28 May 2014

Behavioral Science for Service Design

No one (actively) wants to make bad decisions.

No one (actively) wants to deliver bad service.

Yet both bad decisions and bad service are present in our lives.  

The three above statements are undeniable. A legitimate question is why there is a gap between what (most) people deliberately think (i.e. not wanting to make bad decisions and deliver bad service) and what (most) people actually do (make bad decisions and deliver bad service)?

There are many answers that would fit this question; yet, I believe, that there is one major underlying cause:

Most people hold erroneous assumptions on how decisions are made and on what drives (influences) behavior (what people do).

Without going into profound and lengthily explanations, the core idea is that
We do not make decisions only by using deliberate critical thinking.
Similarly, behavior is influenced by a myriad of factors that are not our intentions and beliefs. These influencing factors are both within and beyond our conscious awareness.

(I promised to keep it very simple. I hope I managed that).

The paragraph above summarizes in 50 words the main findings in behavioral science.

For quite some time behavioral science was seen as revealing flaws of human nature. Indeed, humans are not the (close to) perfect beings that we believed. Yet, these are not design flaws; this is how we humans are.

The main issue is not that people are imperfect reasoning machines and behavior is not entirely under the control of the conscious individual.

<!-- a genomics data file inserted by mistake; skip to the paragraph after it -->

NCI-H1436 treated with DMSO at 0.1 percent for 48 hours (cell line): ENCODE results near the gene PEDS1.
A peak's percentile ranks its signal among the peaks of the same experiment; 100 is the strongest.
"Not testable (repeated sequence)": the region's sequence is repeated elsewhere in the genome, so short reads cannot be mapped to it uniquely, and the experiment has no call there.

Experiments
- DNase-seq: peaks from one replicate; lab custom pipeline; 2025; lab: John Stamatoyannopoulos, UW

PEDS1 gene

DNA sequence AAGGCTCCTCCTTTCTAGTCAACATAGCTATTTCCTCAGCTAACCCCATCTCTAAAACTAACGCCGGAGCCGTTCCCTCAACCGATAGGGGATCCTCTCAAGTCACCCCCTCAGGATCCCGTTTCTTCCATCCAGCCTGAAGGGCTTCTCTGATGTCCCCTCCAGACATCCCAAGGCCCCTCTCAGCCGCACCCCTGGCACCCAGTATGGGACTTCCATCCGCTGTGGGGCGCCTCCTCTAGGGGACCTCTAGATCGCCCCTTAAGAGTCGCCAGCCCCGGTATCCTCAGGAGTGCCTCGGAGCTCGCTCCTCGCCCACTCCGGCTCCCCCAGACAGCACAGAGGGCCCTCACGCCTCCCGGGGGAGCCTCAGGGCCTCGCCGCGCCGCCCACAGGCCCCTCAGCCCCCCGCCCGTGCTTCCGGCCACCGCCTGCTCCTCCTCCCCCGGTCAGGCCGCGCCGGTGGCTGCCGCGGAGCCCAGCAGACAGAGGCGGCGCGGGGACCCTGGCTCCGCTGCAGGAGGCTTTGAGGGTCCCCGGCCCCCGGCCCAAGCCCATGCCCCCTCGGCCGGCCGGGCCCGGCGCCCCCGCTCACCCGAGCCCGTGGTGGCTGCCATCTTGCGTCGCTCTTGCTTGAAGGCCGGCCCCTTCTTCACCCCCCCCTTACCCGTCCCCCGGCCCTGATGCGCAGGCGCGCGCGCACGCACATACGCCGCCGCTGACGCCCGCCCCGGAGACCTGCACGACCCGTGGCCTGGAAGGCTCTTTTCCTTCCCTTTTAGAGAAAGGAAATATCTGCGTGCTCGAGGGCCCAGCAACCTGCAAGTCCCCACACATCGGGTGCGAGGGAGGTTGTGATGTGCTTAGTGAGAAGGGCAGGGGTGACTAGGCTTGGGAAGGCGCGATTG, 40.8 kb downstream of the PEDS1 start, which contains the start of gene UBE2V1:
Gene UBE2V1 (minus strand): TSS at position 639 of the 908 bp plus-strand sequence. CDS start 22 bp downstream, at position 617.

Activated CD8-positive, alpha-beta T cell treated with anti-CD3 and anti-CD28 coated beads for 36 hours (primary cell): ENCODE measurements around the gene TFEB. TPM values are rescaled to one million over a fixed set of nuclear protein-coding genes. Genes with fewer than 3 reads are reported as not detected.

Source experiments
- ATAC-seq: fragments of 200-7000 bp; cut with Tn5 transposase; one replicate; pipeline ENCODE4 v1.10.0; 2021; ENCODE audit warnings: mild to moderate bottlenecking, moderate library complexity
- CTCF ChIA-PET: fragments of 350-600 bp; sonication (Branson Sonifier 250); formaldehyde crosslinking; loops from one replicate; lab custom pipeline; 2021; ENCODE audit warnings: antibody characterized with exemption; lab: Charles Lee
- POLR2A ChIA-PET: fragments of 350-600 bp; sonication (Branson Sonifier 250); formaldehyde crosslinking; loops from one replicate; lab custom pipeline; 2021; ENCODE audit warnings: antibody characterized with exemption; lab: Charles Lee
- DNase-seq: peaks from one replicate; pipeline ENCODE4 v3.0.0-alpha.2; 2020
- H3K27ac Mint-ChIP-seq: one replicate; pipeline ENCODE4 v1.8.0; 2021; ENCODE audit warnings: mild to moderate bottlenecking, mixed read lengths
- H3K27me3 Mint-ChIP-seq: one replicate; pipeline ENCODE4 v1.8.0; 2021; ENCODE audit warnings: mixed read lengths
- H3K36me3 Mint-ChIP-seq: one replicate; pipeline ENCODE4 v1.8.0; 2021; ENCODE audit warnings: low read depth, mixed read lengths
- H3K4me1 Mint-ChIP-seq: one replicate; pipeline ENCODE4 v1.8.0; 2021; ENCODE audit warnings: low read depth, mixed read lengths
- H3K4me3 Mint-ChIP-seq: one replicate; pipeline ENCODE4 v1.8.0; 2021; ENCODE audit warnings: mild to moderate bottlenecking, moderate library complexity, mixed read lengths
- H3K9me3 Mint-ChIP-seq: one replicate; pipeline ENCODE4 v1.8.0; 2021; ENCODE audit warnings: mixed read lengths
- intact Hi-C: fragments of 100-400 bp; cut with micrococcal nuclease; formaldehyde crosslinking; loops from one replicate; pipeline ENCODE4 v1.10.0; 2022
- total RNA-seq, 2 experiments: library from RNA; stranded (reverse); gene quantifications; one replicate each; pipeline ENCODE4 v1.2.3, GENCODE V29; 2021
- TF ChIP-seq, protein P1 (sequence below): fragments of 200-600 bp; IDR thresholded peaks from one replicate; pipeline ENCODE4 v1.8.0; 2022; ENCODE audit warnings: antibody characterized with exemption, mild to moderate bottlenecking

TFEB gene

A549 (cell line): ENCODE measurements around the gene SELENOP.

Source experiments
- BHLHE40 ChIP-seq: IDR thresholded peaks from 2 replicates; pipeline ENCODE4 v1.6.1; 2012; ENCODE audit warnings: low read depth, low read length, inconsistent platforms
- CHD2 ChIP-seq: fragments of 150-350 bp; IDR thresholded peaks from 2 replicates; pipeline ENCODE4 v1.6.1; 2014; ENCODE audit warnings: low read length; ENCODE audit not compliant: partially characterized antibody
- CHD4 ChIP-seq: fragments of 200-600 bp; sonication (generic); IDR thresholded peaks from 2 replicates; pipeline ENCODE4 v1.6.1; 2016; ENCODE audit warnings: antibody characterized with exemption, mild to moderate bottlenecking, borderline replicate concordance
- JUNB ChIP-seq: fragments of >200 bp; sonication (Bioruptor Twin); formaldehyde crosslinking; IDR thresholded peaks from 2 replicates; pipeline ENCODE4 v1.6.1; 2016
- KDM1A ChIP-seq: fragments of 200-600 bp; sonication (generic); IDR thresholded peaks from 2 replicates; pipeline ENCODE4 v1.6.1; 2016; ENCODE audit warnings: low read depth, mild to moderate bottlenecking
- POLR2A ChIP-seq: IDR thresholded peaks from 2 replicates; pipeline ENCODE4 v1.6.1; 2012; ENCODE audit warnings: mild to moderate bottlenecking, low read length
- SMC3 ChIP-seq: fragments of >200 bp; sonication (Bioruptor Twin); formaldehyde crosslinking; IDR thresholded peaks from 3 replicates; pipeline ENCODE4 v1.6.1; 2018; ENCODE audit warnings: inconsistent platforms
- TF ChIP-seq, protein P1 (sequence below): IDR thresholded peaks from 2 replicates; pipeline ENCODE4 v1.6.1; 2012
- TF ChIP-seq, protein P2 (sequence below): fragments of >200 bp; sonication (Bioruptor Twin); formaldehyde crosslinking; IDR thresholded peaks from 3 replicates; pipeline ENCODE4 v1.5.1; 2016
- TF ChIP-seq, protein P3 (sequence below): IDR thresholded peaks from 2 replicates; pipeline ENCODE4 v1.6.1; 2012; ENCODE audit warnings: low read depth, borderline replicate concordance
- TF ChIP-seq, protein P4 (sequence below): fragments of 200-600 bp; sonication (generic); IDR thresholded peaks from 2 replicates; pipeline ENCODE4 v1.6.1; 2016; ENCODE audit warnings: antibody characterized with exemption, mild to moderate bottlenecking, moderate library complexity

The main issue is that we believe that we are (close) to perfect.

In other words,
The main issue is not being imperfect;

The Main issue it’s not believing (knowing) that we are imperfect.

Luckily, behavioral science has studied our imperfections and now there is solid knowledge on the elements that influence decision-making and behavior.

Here’s when Service Design comes into the scene!

We all want to make good decisions, to have (enjoy) good service and to simply enjoy our lives a bit more. The best place for knowledge from Behavioral science is in Service Design.

Some early practical applications of behavioral science were presented in the Book Nudge. These examples show how behavioral science can help people make better decisions and act on them (e.g. save more money for retirement).
The whole “Nudge” approach is, essentially, about plugging in insights from behavioral science into the design of public service.  

The opportunities of improving Service Design by using insights from Behavioral Science are abundant in both private and public organizations.

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